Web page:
| 12:56 pm on Oct 6, 2004 (gmt 0)|
I had heard that classic ASP will be around for a good 9 - 10 years, although not fully supported in development any longer.
As long as IIS contains the proper dll for it, it will work forever.
My theory is that if one day MS dumps ASP, someone will come along with a third party way to run classic ASP. (Sun already has the SunONE version which used to be chilisoft)
| 6:27 pm on Oct 6, 2004 (gmt 0)|
Same issue for VB6. Extended support is set to expire 3/2008. Of course the programs will continue to run after 2008, but for those with low risk tolerance this should cosidered.
| 5:30 am on Oct 8, 2004 (gmt 0)|
I personally don't think .net is quite ready for prime time yet. There are certain issues with accessibility and validation that are keeping me in ASP land for the time being. IN the meantime, ASP serves its purpose admirably.
| 10:10 am on Oct 8, 2004 (gmt 0)|
There are currently about 3 million asp.net web sites [news.netcraft.com], and the adoption curve is a straight line, and is double the number of sites from the start of the year.
| 8:52 pm on Oct 9, 2004 (gmt 0)|
You know, 3 million web sites using .NET and I have only seen a handful of them. Why is that? (My job requires me to surf the web all day, every day.)
I was just talking with some other developer friends and we all agreed that none of us have seen any .NET Windows apps yet. Where are they being used in the general population? I sure haven't seen them. I'm sure they are out there, but I would have to agree that .NET hasn't made it to prime time.
| 10:54 pm on Oct 9, 2004 (gmt 0)|
|I have only seen a handful of them |
With billions of web pages out there the odds are that you're not going to run across one randomly.
If you want to go looking for aspx pages, you can choose from the 33,000,000 hits found by google:
| 7:22 pm on Oct 10, 2004 (gmt 0)|
There are a couple of things that you have to realize:
1) A site doesn't have to be all ASP.NET. I am rolling some new pages into my sites as ASP.NET pages, but the old pages are still ASP. There are several reasons for this. I developed some very sophisticated sitemap and page template technology in ASP that is used on virtually every page on the site. Similar technology will be in the box in the next version of ASP.NET, but I've had it working for years.
I can't abandon this technology without redoing the entire site, which means a lot of work, plus it changes the URLs of all the pages. All of the pages have been indexed in Google and many are linked from elsewhere. So I have reason to leave existing pages alone, but develop new stuff in ASP.NET.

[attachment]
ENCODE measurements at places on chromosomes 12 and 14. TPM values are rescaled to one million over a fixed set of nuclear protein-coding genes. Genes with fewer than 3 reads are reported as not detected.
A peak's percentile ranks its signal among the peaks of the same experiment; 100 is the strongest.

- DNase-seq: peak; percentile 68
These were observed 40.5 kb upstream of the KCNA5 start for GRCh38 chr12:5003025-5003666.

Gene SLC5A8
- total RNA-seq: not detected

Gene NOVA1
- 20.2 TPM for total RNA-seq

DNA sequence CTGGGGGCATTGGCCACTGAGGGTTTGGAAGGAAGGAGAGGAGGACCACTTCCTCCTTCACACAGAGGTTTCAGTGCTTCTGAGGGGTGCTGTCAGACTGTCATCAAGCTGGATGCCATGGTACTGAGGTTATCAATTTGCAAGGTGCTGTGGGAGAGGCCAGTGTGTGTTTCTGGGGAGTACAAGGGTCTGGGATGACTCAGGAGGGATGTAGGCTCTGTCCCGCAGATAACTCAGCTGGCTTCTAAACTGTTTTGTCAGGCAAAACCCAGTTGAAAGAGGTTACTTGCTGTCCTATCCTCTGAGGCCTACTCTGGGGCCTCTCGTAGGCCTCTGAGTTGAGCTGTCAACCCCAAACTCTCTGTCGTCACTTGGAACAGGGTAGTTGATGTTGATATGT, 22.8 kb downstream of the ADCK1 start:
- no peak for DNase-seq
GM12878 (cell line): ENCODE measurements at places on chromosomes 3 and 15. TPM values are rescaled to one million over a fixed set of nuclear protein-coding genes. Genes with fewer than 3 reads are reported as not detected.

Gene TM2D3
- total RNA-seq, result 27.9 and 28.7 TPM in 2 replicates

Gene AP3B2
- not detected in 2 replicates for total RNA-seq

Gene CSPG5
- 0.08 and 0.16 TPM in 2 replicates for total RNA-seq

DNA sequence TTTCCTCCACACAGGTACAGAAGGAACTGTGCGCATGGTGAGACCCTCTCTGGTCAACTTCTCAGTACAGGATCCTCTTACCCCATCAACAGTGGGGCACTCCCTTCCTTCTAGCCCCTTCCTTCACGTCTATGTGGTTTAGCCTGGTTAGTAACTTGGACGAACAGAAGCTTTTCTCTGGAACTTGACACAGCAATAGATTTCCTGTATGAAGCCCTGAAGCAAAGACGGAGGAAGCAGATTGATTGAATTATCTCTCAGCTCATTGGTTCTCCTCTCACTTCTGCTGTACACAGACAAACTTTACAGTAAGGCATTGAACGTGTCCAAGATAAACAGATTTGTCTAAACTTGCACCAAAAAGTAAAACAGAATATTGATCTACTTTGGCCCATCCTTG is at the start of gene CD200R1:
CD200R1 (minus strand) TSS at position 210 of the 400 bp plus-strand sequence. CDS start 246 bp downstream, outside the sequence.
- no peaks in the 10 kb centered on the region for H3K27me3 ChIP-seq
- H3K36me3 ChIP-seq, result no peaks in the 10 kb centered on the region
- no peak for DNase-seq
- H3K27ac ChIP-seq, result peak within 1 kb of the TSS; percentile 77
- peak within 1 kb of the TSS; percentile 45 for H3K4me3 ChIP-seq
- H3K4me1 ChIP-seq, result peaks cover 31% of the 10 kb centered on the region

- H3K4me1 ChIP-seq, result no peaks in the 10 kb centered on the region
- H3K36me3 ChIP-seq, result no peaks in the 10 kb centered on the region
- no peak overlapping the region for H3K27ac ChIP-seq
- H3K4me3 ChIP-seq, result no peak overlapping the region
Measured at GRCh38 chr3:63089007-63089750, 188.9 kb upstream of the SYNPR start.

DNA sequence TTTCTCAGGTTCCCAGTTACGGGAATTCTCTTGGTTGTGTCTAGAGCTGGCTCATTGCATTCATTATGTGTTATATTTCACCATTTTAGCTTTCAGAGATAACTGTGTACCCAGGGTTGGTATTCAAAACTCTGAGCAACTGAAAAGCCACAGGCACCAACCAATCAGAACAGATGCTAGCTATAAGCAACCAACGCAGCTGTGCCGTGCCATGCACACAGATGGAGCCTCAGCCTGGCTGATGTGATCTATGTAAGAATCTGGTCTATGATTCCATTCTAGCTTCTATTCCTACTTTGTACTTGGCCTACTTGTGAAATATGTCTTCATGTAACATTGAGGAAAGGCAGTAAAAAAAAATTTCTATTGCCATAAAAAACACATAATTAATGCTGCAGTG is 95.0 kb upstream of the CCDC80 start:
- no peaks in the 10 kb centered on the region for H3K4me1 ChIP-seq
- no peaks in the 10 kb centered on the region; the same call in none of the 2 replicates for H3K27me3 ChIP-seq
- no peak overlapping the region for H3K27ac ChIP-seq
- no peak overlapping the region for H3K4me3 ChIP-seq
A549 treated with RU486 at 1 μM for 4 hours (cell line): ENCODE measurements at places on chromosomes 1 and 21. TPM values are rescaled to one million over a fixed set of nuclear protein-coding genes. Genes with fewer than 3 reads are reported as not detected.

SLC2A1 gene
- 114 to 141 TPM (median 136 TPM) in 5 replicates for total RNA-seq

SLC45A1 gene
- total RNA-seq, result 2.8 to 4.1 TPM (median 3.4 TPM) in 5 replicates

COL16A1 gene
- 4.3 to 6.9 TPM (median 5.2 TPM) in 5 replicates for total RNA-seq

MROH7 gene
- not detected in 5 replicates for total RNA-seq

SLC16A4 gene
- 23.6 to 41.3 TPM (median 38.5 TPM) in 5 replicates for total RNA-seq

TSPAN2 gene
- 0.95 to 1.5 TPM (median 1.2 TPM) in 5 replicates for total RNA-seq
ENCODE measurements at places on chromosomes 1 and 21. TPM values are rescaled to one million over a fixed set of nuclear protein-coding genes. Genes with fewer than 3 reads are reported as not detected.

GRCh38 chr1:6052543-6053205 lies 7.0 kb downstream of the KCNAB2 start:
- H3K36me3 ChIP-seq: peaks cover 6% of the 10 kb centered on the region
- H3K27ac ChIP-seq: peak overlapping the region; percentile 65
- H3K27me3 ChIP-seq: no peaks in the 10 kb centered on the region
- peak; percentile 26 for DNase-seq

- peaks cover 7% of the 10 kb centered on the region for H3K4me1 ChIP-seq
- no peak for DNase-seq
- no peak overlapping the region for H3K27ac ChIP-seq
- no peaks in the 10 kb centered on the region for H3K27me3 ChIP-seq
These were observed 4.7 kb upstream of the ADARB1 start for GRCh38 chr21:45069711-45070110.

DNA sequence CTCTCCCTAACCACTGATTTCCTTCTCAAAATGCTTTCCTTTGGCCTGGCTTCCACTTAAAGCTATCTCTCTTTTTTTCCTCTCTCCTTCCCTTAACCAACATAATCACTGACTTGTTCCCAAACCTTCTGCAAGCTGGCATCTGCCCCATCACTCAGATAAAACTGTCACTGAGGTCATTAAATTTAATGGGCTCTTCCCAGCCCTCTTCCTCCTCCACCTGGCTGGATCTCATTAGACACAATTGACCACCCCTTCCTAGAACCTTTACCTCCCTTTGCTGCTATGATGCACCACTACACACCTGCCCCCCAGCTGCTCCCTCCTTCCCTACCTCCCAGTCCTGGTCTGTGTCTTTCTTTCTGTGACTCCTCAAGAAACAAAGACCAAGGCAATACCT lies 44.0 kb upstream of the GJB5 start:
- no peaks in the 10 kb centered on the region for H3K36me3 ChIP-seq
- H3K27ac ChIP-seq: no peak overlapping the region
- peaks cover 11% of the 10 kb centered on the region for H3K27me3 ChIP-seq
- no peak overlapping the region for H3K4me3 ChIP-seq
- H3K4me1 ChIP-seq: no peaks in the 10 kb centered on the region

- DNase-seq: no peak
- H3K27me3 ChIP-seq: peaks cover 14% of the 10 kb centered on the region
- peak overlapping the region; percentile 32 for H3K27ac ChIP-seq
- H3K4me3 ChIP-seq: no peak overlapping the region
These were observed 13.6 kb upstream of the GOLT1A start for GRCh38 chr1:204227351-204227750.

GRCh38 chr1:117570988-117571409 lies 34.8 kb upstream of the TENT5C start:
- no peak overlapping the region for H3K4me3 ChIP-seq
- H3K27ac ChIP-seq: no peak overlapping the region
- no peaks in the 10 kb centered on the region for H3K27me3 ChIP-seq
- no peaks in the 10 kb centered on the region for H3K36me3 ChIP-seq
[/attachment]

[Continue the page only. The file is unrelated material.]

If you look at the Microsoft web site, it is developed with a variety of technologies, increasingly ASP.NET, but not exclusively.
2) URLs that use the default page, e.g. [example.com...] don't show the file extension. So the page could be .aspx and you can't see it.
3) The vast majority of ASP.NET web sites are not public (and thus don't even count toward the 3 million that were indexed). If I had to guess, I'd say 9 out of 10 ASP.NET pages are not accessible from an anonymous Internet browser.
ASP.NET gets the most leverage when used for sophisticated intranet sites, and B2B (business to business) pages. B2C (business to customer) pages are frequently one-way interaction; B -> C. This isn't where you get the most leverage out of ASP.NET. If you are just posting an article on a web site, there isn't a strong reason to make it an .aspx page.
The B2C pages that do use ASP.NET are frequently pages that are database or XML driven. These pages are usually not the home page, so if that is what you are looking at, you will miss that the important part of the site is ASP.NET.
| 3:46 pm on Oct 11, 2004 (gmt 0)|
Xoc, all good points, but there has got to be a reason that 90% of ASP.NET sites aren't public web sites. Certainly a web site would have to be public to be considered a part of "prime time".
I'm certainly not knocking Microsoft. I make my living from the fact that MS has done so much to enable the little guy with a good idea to turn it into an enterprise. I'm just tired of hearing all the hype when I'm not seeing real-world examples nor practical solutions to the problems that I need solved.
Thanks for your input!
| 5:31 pm on Oct 11, 2004 (gmt 0)|
-->Or will it quietly go away in 2-3 years
Well I'm a staunch ms user and .net already has that amount of time under it's belt and it seems to be getting stronger by the week but there ARE some merits to some of the comments in this thread (where are the .net apps).
Although releasing .net objects, applications & upgrades for .net apps seems to be much easier it's the exact opposite when upgrading large or complex legacy apps to .net. I'd love to flip a switch and have everything migrated but the reality for me has been if I want it migrated then I have to re-write it. I would imagine that many organizations such as mine are weighing the benefits vs. cost in making that upgrade.
In some cases it's just not worth the time for my organization to write the upgrades especially because we'd be forced to write *a-ton* of com interop code. We're taking a position that if we can't come over cleanly (NO COM INTEROP) code then we're staying put until we can.
| 10:51 am on Oct 19, 2004 (gmt 0)|
Once you .Net you never go back ;-)